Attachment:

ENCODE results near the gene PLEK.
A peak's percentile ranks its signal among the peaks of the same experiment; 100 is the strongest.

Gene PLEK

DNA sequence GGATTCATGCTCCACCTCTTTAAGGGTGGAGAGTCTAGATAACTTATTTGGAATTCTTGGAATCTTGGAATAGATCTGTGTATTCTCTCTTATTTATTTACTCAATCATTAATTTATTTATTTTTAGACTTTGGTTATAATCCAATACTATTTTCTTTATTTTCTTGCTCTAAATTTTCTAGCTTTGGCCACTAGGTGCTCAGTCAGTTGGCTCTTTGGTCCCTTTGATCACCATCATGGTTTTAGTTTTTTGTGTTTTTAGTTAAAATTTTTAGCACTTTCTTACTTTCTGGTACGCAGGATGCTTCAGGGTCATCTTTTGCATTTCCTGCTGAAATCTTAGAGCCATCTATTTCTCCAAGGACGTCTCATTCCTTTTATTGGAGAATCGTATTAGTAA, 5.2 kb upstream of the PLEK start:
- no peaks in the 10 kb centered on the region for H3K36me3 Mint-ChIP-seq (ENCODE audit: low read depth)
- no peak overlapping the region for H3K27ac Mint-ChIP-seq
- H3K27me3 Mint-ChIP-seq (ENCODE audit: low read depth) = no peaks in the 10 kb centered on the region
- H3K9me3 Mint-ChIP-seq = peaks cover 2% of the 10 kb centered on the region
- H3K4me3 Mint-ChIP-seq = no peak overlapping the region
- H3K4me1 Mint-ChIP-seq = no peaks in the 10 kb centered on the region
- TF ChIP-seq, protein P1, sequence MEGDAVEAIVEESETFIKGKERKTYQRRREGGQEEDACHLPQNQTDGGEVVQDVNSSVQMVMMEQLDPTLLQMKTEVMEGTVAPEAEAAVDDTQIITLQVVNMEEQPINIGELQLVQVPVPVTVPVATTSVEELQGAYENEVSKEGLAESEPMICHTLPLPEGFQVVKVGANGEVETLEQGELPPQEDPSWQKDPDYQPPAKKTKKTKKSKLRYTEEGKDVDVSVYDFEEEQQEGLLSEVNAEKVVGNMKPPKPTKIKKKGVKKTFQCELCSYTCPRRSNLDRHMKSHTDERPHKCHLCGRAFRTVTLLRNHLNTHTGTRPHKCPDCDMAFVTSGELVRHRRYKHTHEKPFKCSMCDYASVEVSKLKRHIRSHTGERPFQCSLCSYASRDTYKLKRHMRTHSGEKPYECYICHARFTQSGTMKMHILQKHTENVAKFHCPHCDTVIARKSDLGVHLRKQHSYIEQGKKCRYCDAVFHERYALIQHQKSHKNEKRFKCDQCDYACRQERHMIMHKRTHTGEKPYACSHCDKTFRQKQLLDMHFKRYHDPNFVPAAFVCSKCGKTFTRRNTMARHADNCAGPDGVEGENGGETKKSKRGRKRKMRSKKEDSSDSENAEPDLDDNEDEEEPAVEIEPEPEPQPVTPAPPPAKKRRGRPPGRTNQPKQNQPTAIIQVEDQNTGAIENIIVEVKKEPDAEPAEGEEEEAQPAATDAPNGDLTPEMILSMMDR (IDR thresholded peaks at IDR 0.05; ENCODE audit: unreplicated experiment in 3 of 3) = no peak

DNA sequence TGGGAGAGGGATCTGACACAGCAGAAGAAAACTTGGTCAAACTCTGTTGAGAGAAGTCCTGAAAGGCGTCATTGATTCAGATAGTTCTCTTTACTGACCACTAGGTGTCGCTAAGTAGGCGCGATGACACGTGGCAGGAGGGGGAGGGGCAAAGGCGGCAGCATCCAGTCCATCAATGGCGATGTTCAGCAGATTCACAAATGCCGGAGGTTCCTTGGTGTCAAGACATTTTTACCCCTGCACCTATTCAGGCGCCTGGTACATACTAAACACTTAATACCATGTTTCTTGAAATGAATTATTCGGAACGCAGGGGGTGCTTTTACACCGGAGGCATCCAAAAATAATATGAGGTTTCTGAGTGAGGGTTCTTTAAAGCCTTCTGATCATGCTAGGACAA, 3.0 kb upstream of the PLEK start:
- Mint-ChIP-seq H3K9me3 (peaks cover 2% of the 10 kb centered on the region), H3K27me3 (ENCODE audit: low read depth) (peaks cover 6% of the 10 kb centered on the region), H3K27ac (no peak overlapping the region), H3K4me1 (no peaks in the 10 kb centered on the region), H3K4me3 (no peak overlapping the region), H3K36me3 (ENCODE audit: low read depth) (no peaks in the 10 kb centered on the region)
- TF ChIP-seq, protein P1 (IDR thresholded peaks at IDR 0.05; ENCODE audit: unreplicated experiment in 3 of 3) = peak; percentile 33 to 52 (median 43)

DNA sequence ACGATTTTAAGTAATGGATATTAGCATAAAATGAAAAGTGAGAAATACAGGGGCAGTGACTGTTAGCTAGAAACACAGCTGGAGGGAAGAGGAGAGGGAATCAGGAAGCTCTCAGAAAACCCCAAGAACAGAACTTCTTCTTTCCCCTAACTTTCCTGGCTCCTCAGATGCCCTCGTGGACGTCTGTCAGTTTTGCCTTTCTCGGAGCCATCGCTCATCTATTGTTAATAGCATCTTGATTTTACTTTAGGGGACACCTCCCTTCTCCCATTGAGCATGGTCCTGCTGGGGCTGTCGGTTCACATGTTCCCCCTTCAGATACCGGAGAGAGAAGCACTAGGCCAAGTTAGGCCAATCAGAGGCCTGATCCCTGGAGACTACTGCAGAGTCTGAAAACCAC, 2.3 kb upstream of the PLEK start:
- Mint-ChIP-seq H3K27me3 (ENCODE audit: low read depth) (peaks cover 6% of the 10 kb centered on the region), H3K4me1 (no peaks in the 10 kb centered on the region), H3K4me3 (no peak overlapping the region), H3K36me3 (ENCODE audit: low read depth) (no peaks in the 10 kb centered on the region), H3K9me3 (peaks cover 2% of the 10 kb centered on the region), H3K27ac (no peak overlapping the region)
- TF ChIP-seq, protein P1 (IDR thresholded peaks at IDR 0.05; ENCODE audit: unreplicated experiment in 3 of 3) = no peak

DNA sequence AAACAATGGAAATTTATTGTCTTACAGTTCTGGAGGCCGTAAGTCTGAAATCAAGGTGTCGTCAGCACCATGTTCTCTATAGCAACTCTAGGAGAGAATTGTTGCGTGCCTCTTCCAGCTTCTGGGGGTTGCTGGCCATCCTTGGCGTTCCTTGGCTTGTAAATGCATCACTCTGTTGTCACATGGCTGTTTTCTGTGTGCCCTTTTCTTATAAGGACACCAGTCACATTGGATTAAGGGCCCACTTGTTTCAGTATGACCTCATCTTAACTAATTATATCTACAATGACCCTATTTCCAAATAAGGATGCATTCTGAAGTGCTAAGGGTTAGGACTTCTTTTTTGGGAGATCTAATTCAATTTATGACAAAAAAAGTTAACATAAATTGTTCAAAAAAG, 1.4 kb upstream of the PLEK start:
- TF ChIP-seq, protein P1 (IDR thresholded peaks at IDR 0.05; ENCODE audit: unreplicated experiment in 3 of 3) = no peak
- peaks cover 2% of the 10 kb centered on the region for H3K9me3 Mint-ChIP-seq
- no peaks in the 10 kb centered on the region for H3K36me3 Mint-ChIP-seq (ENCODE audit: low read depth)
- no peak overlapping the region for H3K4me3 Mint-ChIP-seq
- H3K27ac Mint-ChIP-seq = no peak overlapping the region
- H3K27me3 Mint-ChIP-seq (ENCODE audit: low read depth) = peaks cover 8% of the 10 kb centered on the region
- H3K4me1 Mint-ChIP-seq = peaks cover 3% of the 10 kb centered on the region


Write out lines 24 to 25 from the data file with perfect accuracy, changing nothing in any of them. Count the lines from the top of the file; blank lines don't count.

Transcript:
- H3K27me3 Mint-ChIP-seq (ENCODE audit: low read depth) = peaks cover 8% of the 10 kb centered on the region
- H3K4me1 Mint-ChIP-seq = peaks cover 3% of the 10 kb centered on the region